This blessed me tremendously, and I wanted to pass it along.
Serving God With Joy In The Local Church
(Selected thoughts from a CJ Mahaney sermon called “Sustaining A Pastor’s Soul”)
Sometimes we are serving God faithfully but not joyfully, as we are required to do in Psalm 100:2 (“serve the Lord with gladness”). Paul was the busiest person alive, overseeing the churches; he had tremendous responsibilities (faced daily his concern for the churches - 2 Cor 11:8-9). But he did it all with JOY. "Sorrowful yet always rejoicing" (2 Cor 6:20). His letters are filled with joy. Especially Philippians, which was written from prison!
In Philippians 1:3-8 we see 3 dominant characteristics in Paul that helped him serve God with joy.
1. Gratefulness to God (vs 3-5). Paul assigned a high priority to being grateful. But this gratefulness was not just a part of his personality (he was not just normally wired to be grateful), but came from his theology! He was thankful for what GOD had done.
What about us? Are we modeling gratefulness?
The absence of gratefulness is COMPLAINING, and results in the absence of Joy in our service to Jesus.
We may see plenty of reasons to complain in church and everyday life, but God does not just smile and say, "That's ok, I understand; you are very busy. Complaining is not that big of a deal." He takes a serious view of complaining. It is a grievous sin - an expression of arrogance against God from a root of pride.
• Murmuring is rising up against God, for you set yourself above God as if you were wiser than He – Thomas Watson
• As soon as God does not send what we desire, we bring suit against him; but it springs from a poisoned heart, as if to say ‘the thing should have been otherwise. I see no reason for this.’ – paraphrase of Calvin
When we complain we are saying in effect, “God, I am wiser than you. Explain THIS to me. I see no reason for this.” As if God owes an explanation to any of us! It’s only by his mercy and grace that God does not say to us, “I no longer see a reason for YOU! I see no reason to listen to your complaining nonsense.”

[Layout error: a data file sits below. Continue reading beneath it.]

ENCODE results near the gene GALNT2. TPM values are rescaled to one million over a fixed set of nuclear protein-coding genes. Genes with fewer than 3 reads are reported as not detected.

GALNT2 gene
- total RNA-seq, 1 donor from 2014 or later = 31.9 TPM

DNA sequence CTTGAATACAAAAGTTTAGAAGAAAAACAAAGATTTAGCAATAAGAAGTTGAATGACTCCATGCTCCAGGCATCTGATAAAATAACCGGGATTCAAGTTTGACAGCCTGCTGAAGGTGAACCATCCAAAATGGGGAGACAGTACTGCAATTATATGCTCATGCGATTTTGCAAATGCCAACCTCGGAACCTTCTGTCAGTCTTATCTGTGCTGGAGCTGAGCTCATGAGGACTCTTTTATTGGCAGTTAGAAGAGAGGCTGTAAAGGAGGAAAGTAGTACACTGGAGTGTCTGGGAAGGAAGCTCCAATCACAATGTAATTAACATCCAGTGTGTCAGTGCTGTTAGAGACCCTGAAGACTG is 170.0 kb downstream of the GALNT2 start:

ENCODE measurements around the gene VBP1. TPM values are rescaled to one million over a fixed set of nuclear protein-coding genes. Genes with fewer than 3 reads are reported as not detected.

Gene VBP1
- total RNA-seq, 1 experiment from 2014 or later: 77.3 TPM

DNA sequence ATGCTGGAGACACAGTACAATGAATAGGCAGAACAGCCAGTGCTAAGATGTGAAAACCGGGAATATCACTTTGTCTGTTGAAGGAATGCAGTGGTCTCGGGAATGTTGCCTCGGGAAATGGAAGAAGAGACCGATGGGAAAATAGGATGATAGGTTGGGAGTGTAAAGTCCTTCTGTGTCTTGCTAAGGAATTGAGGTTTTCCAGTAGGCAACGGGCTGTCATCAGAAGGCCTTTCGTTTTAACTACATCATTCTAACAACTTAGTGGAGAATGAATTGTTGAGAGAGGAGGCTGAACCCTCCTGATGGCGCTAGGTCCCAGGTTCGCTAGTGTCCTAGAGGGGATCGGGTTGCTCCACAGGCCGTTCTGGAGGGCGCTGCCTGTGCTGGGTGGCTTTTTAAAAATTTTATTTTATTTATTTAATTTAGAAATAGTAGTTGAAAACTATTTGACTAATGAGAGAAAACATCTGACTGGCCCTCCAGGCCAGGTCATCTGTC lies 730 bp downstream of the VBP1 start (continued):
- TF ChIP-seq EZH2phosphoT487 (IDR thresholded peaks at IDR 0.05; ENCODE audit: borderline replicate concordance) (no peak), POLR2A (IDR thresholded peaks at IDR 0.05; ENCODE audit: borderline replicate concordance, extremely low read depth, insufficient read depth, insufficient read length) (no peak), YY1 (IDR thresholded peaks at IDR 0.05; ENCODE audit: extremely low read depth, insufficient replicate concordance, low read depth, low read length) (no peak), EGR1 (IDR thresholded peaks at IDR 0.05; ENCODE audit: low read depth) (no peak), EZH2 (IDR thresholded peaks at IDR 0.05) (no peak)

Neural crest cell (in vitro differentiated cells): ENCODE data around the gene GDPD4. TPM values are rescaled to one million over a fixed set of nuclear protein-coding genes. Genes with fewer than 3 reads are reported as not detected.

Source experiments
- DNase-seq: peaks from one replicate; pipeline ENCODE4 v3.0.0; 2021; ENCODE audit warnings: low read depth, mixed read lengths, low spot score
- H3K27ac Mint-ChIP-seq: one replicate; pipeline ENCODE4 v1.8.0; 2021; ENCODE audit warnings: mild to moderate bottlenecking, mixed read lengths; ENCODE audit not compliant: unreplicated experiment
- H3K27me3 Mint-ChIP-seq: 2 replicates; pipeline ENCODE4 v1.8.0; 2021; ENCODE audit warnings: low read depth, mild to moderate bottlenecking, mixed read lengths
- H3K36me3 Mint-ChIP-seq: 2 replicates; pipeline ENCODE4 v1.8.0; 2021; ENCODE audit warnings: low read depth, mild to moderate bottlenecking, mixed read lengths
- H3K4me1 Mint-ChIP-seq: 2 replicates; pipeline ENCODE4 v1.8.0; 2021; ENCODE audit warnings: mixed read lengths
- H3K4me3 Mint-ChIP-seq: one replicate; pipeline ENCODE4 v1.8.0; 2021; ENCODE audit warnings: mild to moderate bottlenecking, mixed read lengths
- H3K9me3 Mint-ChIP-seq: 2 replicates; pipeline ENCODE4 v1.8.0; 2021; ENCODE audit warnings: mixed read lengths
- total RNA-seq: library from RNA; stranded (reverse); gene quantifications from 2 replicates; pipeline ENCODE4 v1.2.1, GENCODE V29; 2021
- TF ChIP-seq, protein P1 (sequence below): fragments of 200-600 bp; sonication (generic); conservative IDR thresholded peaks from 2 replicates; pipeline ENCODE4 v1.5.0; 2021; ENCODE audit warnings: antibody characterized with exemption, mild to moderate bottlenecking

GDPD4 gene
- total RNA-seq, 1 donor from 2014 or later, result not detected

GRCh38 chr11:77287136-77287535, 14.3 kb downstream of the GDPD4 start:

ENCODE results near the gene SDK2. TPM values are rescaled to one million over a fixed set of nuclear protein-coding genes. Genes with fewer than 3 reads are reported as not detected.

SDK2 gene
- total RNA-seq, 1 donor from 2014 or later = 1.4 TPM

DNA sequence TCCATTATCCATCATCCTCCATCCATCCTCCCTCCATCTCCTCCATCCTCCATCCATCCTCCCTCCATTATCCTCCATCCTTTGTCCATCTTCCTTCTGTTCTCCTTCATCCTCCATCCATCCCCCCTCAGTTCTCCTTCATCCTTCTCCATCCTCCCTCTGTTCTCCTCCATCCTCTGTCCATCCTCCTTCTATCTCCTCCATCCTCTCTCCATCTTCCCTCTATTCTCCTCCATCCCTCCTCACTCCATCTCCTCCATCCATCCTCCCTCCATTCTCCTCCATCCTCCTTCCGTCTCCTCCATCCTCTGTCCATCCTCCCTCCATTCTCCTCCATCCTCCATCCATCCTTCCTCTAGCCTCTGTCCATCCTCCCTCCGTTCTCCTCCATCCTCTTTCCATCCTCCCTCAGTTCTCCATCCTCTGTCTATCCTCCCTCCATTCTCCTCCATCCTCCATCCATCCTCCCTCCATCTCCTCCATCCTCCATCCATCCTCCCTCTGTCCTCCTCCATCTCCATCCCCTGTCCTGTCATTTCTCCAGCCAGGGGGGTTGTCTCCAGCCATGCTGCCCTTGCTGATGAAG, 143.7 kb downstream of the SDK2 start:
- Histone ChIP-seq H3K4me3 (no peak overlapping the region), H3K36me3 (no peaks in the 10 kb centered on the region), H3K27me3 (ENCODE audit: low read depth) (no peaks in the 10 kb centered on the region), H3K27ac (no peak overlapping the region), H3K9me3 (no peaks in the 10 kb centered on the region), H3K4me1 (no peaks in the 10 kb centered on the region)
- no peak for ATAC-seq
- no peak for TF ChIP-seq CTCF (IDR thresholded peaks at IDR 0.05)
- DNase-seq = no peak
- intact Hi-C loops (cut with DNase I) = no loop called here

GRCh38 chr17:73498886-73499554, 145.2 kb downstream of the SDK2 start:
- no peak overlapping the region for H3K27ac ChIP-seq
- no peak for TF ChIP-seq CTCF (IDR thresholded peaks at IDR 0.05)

Paul focused on God’s grace in the lives of his church members. We hear JOY and gratefulness to God in his prayers for the church. What would someone hear in our prayers for the church? Are we grateful to God for the evidences of grace in each other’s lives?
If we are complaining about the church rather than speaking words of gratefulness about the church, then we are cultivating bitterness in those who hear us, rather than cultivating gratefulness to God in their hearts! When we complain about the church to our spouse we are cultivating bitterness in his/her heart. What do our children hear us saying over the dinner table about people in the church? What are we cultivating in their hearts? How are we teaching them to view the church?
By God’s grace we need to build an atmosphere of gratefulness in our churches by learning to discern evidences of grace in each other; to identify evidences of God’s grace, speak of them to each other and publicly celebrate them! God is at work; let’s call attention to what he is doing to build each other up. Joy will follow.
2. Faith for the Future (v6). Paul is confident about the future of the local church at Philippi. But this is not because he is naturally a confident guy who hopes for the best. His faith concerning the future of the local church comes from his theology! Paul’s confidence for the future of this local church is based on the past! God who started a good work in them will finish it, bring it to completion, at the day of Christ Jesus!
If our local church if made up of regenerate people, then the same can be said of us! We have a future, because what God has started – he will finish!
• All our failures may be traced ultimately to a defect of faith… Our main difficulty is not in our work (outside ourselves) but in ourselves – our conflict with unbelief. Faith enlivens our work with perpetual cheerfulness. Charles Bridges
My main problem is not in others but in me – my unbelief!
3. Affection for Others (v7-8). Paul yearns for the Philippians with the affection of Christ. But this was not because Paul was naturally a lovey kind of guy. His affection was also theologically informed! He saw the church members as fellow partakers of God’s grace, partners in the gospel, and people for whom Christ died! We are doing church life with those for whom Christ died! He loves them, how can we not?
Our theology, then, should produce in us gratefulness to God for his work of grace in fellow church members, faith for the future of our local church, and Christ’s affection for our brothers and sisters. Walking this way, we will serve the Lord with JOY!